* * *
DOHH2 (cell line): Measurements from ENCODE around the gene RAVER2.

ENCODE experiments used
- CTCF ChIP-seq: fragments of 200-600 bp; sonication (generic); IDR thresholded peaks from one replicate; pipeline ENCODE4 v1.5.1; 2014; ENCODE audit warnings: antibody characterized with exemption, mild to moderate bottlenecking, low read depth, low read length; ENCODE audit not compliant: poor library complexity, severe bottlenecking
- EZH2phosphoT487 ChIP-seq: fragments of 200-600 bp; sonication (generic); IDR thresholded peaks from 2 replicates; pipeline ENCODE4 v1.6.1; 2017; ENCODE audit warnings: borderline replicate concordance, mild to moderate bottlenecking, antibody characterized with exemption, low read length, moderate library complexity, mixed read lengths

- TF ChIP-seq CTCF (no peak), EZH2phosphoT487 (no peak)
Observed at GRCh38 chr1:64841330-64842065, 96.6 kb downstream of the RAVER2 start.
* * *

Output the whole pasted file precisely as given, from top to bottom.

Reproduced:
DOHH2 (cell line): Measurements from ENCODE around the gene RAVER2.

ENCODE experiments used
- CTCF ChIP-seq: fragments of 200-600 bp; sonication (generic); IDR thresholded peaks from one replicate; pipeline ENCODE4 v1.5.1; 2014; ENCODE audit warnings: antibody characterized with exemption, mild to moderate bottlenecking, low read depth, low read length; ENCODE audit not compliant: poor library complexity, severe bottlenecking
- EZH2phosphoT487 ChIP-seq: fragments of 200-600 bp; sonication (generic); IDR thresholded peaks from 2 replicates; pipeline ENCODE4 v1.6.1; 2017; ENCODE audit warnings: borderline replicate concordance, mild to moderate bottlenecking, antibody characterized with exemption, low read length, moderate library complexity, mixed read lengths

- TF ChIP-seq CTCF (no peak), EZH2phosphoT487 (no peak)
Observed at GRCh38 chr1:64841330-64842065, 96.6 kb downstream of the RAVER2 start.